Flag of North Korea

Railways in the

Democratic People’s Republic of Korea

(North Korea)

Passenger train at Pyongyang station
A former Chinese Railways diesel electric locomotive heads a passenger train at Pyongyang station.

The first railway in North Korea opened in 1906 from Seoul (then capital of the undivided country, now in South Korea) via Pyongyang to the border city of Sinŭiju. It was built to standard gauge (1435mm). In 1911, a railway bridge opened across the Yalu River connecting Sinŭiju with Dandong in China, and thence to the Chinese rail network.

Further railway developments within the country were predominantly to standard gauge. There are, however, a number of sections of narrow gauge (762mm) railway, mainly in mountainous areas but also with a sizeable network in Hamhŭng, serving the needs of factory workers.

There are international connections with China for passengers and freight, and with Russia for freight only.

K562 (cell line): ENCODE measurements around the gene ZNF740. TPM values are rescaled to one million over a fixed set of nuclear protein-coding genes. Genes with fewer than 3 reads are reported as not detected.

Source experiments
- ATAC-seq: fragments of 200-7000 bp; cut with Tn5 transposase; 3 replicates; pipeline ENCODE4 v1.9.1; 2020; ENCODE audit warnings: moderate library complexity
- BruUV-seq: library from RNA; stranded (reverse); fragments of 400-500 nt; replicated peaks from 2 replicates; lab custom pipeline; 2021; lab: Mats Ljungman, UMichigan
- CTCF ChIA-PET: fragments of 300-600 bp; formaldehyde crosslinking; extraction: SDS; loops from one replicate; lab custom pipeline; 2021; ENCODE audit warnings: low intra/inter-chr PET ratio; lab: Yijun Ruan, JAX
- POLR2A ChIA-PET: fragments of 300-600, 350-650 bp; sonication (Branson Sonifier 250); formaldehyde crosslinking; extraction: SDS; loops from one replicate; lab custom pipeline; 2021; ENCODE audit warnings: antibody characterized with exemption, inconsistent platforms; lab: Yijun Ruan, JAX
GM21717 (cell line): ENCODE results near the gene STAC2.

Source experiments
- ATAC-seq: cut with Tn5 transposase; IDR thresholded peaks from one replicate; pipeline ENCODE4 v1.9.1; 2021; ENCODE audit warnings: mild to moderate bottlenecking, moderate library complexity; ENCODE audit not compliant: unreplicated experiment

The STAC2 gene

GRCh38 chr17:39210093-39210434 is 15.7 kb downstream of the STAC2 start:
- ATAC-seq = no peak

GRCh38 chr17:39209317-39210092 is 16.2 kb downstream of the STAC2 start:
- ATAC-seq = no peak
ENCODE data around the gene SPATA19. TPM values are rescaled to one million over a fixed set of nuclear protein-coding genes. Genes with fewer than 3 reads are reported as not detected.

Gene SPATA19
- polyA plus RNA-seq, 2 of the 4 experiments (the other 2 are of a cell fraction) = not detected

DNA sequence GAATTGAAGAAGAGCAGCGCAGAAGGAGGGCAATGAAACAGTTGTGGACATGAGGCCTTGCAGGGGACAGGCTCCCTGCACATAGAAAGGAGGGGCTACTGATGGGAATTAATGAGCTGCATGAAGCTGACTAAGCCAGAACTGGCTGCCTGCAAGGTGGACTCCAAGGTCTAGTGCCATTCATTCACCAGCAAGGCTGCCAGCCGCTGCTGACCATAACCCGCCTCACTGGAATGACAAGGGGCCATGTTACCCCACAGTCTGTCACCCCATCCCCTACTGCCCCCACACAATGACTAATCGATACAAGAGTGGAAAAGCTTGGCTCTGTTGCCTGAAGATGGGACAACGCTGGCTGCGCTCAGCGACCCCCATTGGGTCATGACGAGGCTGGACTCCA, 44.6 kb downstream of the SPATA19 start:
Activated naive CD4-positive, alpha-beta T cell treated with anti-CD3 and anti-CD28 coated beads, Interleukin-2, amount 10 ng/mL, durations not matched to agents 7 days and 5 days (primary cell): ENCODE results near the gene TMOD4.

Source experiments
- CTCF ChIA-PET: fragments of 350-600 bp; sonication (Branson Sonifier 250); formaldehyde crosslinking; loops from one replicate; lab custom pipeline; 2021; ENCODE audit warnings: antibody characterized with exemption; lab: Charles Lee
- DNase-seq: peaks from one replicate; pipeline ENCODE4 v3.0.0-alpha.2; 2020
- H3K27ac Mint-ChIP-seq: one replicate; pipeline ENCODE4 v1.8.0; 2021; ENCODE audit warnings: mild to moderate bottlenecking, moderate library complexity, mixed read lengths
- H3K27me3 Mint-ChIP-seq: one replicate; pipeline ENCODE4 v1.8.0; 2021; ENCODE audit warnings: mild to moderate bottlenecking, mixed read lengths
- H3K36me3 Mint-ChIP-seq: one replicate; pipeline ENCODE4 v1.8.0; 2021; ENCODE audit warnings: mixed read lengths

Connections with China were severed during the Second World War but restored soon afterwards.

An international connection with Russia was established in 1952 with the opening of a wooden bridge across the Tumen River between Tumangang and Khasan in Russia, where there was a break of gauge. The wooden bridge was replaced by a more permanent structure in 1959. Traffic on this route declined during to 1990s and the link was closed completely for a time. The link remained in a run down state until 2008 when a reconstruction program was put in place. The line from Tumangang to the port of Rajin, rebuilt as dual gauge (standard 1435mm and Russian 1520mm), was completed in 2011. The reopened connection with Russia was officially inaugurated in 2013.

The North Korean network was disconnected from that of South Korea following the partition of 1945. As a result, three cross-border rail links were severed. In the 21st century, efforts have been made to restore traffic over one or more of these links; for more details see the South Korea webpage on this site.

In 2016, construction commenced on a new tourist railway, planned to serve Mount Paektu on the Chinese border.

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Photo image by Clay Gilliland from Wikimedia Commons